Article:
With the national conversation centering on gun control legislation following the tragic school shooting in Newtown, CT, and the National Rifle Association scheduling a press conference Friday to weigh in on the issue, weapons of all sorts are flying off the shelves in gun stores in West County.
"People are trying to get as many guns as they can," said Carter Finnell, general manager at Marco Polo Outfitters in Chesterfield Valley. "They think the opportunity to have certain firearms might disappear."
In fact, Finnell was so busy that he didn't have time to comment beyond that, explaining that people were calling and coming into the store "like crazy." Several attempted calls to Adventure Shooting Sports, also in Chesterfield Valley, resulted only in busy signals.
The fears are being driven the revival of a law being proposed by U.S. Sen. Diane Feinstein (D-CA) to ban so-called assault weapons and high volume ammunition magazines, as she explained on PBS Newshour Monday.
"For three days, I haven't been able to get a hold of my wholesaler," he said. "I have never had this experience before."
Lemon observed that the talk from Democrats like Feinstein is having an impact counter to the one they are seeking by driving up gun sales. The Wildwood resident specializes in custom and high-end rifles for huntsmen, but said that's not what people are asking for.
"They are asking for AR-15s and shotgus with drum clips, it's the damnedest thing I ever saw," he said.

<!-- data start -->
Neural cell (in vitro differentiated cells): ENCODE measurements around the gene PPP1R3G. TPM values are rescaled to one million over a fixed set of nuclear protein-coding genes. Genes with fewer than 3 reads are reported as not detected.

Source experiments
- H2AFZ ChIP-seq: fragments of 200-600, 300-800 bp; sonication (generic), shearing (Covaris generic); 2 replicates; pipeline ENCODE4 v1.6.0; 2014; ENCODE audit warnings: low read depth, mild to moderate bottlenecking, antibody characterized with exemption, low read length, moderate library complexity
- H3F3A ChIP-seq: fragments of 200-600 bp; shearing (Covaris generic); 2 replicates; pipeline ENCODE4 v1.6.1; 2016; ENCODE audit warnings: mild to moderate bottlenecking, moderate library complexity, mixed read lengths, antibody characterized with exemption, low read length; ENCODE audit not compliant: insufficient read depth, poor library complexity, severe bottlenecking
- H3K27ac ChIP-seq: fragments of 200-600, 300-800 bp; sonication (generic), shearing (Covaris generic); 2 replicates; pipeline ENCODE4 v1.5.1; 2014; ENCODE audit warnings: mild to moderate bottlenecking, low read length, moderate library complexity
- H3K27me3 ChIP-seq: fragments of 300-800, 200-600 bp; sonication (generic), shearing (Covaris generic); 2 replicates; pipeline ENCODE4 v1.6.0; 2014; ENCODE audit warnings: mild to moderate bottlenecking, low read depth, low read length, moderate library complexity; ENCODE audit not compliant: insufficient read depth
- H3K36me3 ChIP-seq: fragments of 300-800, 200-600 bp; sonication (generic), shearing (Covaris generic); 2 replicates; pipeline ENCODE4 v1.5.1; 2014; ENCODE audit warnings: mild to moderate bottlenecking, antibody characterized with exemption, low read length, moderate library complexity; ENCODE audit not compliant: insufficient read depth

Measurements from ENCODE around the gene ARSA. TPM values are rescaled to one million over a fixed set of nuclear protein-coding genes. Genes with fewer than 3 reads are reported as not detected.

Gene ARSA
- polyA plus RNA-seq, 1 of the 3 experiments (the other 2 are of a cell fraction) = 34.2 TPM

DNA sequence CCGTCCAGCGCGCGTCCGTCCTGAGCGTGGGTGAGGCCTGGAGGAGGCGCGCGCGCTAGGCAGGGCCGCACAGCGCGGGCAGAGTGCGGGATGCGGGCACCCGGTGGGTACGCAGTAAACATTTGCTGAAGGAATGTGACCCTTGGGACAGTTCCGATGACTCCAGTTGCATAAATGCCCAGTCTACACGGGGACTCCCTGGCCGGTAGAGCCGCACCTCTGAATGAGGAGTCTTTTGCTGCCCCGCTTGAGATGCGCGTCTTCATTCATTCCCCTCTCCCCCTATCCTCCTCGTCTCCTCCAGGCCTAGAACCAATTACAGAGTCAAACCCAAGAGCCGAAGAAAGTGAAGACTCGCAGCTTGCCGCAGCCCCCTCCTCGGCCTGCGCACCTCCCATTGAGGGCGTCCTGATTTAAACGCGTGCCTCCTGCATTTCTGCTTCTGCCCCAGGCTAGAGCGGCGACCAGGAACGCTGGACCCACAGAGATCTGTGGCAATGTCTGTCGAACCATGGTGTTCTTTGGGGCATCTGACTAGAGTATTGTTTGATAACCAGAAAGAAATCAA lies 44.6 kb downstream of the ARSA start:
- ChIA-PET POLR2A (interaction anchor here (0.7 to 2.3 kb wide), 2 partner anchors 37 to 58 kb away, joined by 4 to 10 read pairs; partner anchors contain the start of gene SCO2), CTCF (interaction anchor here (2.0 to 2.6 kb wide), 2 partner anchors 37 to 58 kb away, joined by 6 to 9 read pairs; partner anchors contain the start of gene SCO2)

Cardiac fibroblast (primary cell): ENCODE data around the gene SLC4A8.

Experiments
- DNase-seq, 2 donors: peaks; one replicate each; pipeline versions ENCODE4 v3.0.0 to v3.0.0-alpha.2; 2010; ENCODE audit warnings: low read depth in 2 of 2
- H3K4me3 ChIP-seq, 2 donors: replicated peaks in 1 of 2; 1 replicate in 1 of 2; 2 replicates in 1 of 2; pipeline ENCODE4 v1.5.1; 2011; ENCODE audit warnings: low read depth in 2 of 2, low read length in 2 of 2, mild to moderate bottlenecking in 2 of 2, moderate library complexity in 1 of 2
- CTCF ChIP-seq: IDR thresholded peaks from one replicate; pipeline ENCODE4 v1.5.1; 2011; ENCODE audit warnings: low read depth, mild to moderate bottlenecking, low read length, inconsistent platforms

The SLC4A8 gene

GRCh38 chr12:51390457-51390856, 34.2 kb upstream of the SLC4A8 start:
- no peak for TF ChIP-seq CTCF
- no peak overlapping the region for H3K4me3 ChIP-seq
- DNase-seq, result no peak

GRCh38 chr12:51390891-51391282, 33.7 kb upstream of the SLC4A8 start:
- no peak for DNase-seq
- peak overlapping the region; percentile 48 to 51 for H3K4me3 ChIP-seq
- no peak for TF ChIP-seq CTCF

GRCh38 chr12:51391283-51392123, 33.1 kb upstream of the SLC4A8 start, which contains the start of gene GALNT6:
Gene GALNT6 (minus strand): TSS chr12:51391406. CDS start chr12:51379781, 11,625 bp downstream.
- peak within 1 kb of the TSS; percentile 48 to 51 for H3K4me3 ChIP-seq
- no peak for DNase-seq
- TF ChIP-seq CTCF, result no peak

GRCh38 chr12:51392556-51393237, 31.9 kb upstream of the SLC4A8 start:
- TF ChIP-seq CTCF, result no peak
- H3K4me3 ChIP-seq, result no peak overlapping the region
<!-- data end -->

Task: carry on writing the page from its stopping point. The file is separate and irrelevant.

The AR-15 was the model of rifle used by the gunman at Sandy Hook to kill 26 people in four minutes. So-called "assault rifles" are being blamed by many for the tragedy in Netwon, and a rising chorus of legislators are taking direct aim at banning assault-type weapons.
President Obama, who spoke eloquently at a memorial service for the Newtown schoolchildren on Sunday, has pledged to make gun control a "central issue" in his second term as President and will submit proposals to Congress in January, as reported in the New York Times.
The NRA has not responded to moves to restrict gun ownership, citing in a press release: "Out of respect for the families, and as a matter of common decency, we have given time for mourning, prayer and a full investigation of the facts before commenting."
The NRA, in the release, also stated it is "prepared to offer meaningful contributions to help make sure this never happens again." It has a press conference scheduled for Friday.
What happens next is anyone's guess, as those with strongly-held beliefs on both sides of the gun control issue will have their say while legislators debate what changes, if any, should occur.
Are guns the problem? Or just the tool of choice in this tragic incident? Use the Comments button below to weigh in on the topic.